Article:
Written by: Chad Lutzke
This collection from Mr. West brings together a well-rounded display of his work. Coming in at 271 pages, the book holds 5 stories. Let’s dissect this beast and weigh the contents:
- Servant of the Red Quill: I’m not going to spend a lot of time on this one because I did a nice review for it earlier this year. Allow me to sum it up in just a handful of words: Great characterization. Intelligently written. Feels like an old classic horror film. Exorcism.
- Cecil and Bubba Meet the Thang: With the right director who understands the cheese that belongs between the tongue and cheek (yeah, it sounded better in my head but when written out it’s gross ain’t it?), this would make for a great little movie. Think John Dies at the End or Feast. Cecil and Bubba have become quite the redneck, evil-fighting combo after being cursed to face otherworldly challenges on a regular basis. This is the second in a series of stories containing the characters, but West gives us a crafty “previously on” at the beginning of this tale. I stand by my initial interest in seeing this on the big screen.
- Heroin in the Magic Now: West shows us a modern world inhabited by “The Night Things” where ghouls and zombies alike are following the masses to the unemployment line. And main man, Gary Hack is there to provide; however, they may not like the retirement plan. Sleaze ball Hack is an indie film maker who found his way into the adult entertainment scene yet takes it to a whole different level. This new age society West has created just so happens to be hungry for Hack’s productions. The story touches on things that may seem objectionable to some, and though I’m one who stays clear of such debauchery, I certainly appreciated the world created by West and would like to see more of it. Minus the….well, I don’t want to spoil anything for you.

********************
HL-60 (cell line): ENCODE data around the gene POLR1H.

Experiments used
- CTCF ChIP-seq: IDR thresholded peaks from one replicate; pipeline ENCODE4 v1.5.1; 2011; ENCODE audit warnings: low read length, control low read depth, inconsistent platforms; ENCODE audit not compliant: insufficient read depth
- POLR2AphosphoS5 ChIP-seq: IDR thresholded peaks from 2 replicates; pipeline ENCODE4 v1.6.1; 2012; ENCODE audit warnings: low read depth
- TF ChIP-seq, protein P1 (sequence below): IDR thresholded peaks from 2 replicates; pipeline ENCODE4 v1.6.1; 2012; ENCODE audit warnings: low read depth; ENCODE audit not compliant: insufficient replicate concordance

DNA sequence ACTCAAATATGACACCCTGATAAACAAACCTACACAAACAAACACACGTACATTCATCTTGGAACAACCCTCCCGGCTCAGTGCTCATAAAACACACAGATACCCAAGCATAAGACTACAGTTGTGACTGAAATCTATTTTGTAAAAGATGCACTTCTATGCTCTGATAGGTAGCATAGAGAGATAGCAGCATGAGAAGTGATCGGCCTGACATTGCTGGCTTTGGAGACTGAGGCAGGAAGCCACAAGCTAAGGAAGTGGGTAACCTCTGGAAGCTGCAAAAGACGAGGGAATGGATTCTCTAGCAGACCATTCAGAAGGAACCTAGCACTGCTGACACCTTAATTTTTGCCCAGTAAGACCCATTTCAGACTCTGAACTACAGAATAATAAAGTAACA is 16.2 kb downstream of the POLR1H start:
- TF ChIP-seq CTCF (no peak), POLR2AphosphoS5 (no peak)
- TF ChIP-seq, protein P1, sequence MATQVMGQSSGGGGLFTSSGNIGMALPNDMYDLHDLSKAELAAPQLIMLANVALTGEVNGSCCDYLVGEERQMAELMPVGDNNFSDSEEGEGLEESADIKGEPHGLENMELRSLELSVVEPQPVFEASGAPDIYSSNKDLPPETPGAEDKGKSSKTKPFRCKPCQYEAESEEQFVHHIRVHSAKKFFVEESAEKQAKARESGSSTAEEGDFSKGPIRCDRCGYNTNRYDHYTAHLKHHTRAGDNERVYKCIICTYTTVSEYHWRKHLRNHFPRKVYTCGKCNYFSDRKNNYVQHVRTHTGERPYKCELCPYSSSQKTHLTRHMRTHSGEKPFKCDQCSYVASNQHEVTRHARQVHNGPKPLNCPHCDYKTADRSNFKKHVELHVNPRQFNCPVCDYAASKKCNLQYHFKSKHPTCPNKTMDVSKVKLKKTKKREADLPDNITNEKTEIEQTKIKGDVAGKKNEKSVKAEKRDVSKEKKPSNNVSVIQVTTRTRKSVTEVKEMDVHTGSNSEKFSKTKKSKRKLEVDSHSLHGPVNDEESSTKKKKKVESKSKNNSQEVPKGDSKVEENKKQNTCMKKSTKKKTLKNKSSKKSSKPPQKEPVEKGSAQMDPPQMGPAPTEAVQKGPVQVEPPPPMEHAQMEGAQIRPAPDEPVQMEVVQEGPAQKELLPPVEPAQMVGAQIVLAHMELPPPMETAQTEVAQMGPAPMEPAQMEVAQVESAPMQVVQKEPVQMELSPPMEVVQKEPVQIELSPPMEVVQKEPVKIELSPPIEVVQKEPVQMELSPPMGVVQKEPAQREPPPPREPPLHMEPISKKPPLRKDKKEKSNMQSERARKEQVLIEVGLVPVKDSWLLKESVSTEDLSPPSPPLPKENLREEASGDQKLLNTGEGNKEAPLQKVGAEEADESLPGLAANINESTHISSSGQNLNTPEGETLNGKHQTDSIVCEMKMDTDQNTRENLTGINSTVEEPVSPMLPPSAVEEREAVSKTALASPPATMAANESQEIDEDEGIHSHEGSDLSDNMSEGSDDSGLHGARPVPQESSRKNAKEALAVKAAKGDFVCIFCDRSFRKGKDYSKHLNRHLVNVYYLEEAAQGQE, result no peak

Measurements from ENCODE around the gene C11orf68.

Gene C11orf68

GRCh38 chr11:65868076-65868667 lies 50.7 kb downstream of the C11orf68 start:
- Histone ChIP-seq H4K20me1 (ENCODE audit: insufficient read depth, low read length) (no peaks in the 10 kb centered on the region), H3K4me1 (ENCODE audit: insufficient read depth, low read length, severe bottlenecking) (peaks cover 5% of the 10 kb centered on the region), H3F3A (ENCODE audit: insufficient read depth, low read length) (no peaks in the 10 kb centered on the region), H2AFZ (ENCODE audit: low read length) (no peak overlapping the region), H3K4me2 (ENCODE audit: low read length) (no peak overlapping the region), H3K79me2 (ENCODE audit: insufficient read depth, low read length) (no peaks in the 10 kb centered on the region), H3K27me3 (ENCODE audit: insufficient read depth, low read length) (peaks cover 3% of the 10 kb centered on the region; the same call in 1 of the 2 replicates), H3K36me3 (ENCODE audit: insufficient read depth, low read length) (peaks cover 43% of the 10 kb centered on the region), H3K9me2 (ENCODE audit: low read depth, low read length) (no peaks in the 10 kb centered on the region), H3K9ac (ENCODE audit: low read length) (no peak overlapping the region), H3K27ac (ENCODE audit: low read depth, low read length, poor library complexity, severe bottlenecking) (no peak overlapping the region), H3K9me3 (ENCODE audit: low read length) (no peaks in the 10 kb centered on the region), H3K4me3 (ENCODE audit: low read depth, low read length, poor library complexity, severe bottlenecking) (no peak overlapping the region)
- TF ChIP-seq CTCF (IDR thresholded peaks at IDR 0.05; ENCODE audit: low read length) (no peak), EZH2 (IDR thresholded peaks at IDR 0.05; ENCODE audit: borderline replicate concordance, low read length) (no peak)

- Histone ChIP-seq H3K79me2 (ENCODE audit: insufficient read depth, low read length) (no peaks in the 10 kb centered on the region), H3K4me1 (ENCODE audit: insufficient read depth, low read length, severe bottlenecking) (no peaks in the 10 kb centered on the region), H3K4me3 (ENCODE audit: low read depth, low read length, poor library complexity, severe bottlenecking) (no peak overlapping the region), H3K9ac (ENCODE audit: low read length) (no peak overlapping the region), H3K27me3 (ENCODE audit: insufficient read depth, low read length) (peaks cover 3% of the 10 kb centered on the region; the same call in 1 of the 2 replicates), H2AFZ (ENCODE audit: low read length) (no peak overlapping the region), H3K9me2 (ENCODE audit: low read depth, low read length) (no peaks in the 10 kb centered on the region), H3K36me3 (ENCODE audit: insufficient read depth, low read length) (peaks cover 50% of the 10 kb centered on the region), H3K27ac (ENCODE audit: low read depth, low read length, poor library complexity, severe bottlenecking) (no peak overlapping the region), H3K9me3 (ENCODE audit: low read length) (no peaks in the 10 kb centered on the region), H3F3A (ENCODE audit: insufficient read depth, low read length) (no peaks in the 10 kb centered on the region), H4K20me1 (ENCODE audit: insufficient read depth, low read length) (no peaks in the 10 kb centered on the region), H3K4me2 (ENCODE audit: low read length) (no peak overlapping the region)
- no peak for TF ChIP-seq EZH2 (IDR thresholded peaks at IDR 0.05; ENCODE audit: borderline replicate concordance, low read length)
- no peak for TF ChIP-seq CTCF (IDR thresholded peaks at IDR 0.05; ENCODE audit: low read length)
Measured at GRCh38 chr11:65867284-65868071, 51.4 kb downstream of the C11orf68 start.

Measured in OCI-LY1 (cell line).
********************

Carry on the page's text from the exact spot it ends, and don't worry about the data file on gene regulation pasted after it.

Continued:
- Hair & Blood Machine: Fairs and circuses have always creeped me out. While for me this story was the weak link, like all of West’s work it’s well written.
- Midnight Snack: I can tell West has a good time letting us in on the deep, dark secrets of the characters he creates. While much of this story reflects on main character’s troubles, in this story it helped build some intensity and was essential for the smile-inducing ending it provided. West was able to instill a real concern and wonder regarding a scenario outside of a diner. Though the scene was unsettling, the ability West holds to create that feeling was comforting.
Overall, I think The Night is Long and Cold and Deep makes for a great collection that appropriately exhibits Terry M. West’s talent of storytelling.